Carol Ann Stross (nee Gruenloh) of St. Charles, aged 75 years, passed away in her home unexpectedly on Monday morning the 13th of February 2023.
Carol was born on the 29th of November 1947 at St. Joseph Hospital in St. Charles to her loving mother, Margaret (nee Hunn) Gruenloh and father Louis Gruenloh, both now deceased (2010 and 1965 respectively). Carol was also preceded in death by her husband of more than 48 years, David Daniel Stross (2017), her sister Barb Dalton (2010) and her sister Jolene Jungers (2021) all of St. Charles.
Carol is survived by her sister, Judy Ann Francis of St. Charles, her son Darren Daniel Stross of St. Charles, her daughter Stacy Lynn Cronhardt (Chris) and grandchildren (who called her “Nana”) Ella Corinne and Ian David Cronhardt all of Lee’s Summit, Missouri. She was also aunt, great aunt, and great-great aunt to many loving nieces and nephews. She is also survived by sisters and brother-in-law Genevieve Kennedy of St. Charles, Rida Brown of Carol Stream, Illinois and Ralph Stross of Bowling Green, Missouri, as well as many cousins with whom she shared many great memories.
Carol grew up in Florissant, Wentzville, and St. Charles, Missouri where she attended St. Charles Borromeo Church and grade school. She attended St. Charles High School where she met many life-long friends (She loved you like a sister, Sharon) and graduated with the class of 1966. While in school she began waiting tables at Pio’s Restaurant on Clay Street. Later, after graduation she began working for the Monsanto Company in St. Peters. In 1978 she began working for the St. Louis Cardinals at Busch Stadium where she became a member of the ticket-seller’s union and worked along-side two of her sisters for almost 30 years. During those years she was able to meet and greet the ball players and talk with celebrities she admired from Tom Selleck to John Denver. During her Cardinals tenure, Carol had the opportunity to work under retired Cardinals first baseman and right fielder, Joe Cunningham, in Group Sales and promotions where she developed many lifelong friendships at the Stadium. Carol also loved listening and dancing to Mo-Town (she would bring albums to play at parties), bowling in her 20s, playing cards and board games with her family and friends, and sitting in her porch swing amongst her neighbors on an afternoon (as long as there were no mosquitoes). Carol loved to escape into television shows and audio books or a trip to the movie theatre. She also had an uncanny foresight or intuition that allowed her to pick the winner of a contest at first impression or solve a mystery. She even knew who shot J.R. all summer, long before everyone else did in the fall.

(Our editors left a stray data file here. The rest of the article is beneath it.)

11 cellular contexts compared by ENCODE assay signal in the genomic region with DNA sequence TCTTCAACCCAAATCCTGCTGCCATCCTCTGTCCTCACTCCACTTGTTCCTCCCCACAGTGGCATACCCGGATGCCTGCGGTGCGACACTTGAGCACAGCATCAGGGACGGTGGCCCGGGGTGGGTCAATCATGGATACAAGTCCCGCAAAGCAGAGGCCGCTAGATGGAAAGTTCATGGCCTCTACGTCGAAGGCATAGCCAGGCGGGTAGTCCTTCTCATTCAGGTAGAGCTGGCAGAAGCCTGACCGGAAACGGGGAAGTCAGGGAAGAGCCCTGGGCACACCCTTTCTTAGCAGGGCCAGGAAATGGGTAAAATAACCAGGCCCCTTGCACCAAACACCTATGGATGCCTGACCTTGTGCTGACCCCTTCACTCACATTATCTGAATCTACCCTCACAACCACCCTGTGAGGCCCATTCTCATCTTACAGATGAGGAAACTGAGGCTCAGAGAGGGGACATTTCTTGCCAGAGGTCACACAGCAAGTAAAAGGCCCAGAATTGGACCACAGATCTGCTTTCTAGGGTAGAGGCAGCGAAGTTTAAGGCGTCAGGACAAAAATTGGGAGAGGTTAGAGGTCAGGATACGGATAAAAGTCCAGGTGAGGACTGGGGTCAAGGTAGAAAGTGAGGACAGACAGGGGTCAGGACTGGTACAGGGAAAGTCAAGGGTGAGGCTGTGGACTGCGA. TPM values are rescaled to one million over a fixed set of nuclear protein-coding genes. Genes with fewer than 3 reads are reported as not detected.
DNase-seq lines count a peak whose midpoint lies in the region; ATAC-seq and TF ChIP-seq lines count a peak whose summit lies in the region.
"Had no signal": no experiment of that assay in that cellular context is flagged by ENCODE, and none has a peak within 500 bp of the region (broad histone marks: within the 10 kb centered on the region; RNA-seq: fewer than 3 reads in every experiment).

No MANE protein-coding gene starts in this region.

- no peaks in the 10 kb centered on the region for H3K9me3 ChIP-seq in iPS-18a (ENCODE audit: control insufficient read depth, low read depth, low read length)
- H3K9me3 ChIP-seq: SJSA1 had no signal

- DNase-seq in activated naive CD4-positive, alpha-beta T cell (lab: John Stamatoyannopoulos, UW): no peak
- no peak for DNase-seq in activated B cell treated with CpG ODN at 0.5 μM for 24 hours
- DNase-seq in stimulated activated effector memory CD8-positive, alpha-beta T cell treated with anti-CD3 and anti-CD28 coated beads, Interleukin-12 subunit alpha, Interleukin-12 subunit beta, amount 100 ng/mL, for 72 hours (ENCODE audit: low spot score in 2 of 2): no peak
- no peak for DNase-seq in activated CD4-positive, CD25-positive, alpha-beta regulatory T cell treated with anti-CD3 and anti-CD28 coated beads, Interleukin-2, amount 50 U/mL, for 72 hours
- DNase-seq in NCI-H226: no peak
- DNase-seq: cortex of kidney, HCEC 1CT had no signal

Carol had a challenging childhood in which many factors forced her to become an adult long before most children should be required to face such burdens. As a result, she and her husband David worked very hard to give their children a wonderful childhood highlighted by family and fun. Many nights she worked late until the baseball game was almost over and once home would greet Darren and Stacy long after supper had ended. She often drove the school carpool in the morning and never let her kids forget how much she loved them with “all her heart”. Her love surrounded her grandchildren and even extended fully to all of their pets. She even talked about one day reuniting with her “granddog” Nash on the Rainbow Bridge (please give him lots of pets from us). Though she could often disagree or clash with differing personalities, any form of aggression instantly melted away for anyone facing a tragedy or needing a listening ear. In a world of disingenuous sympathy or indifference, her deep empathy and heart-felt concern is a gift and lesson that her children will always cherish. Carol gave the best hugs, had the most infectious laughter, and wore the most genuine smile.
We will always love you Mom, with all our hearts.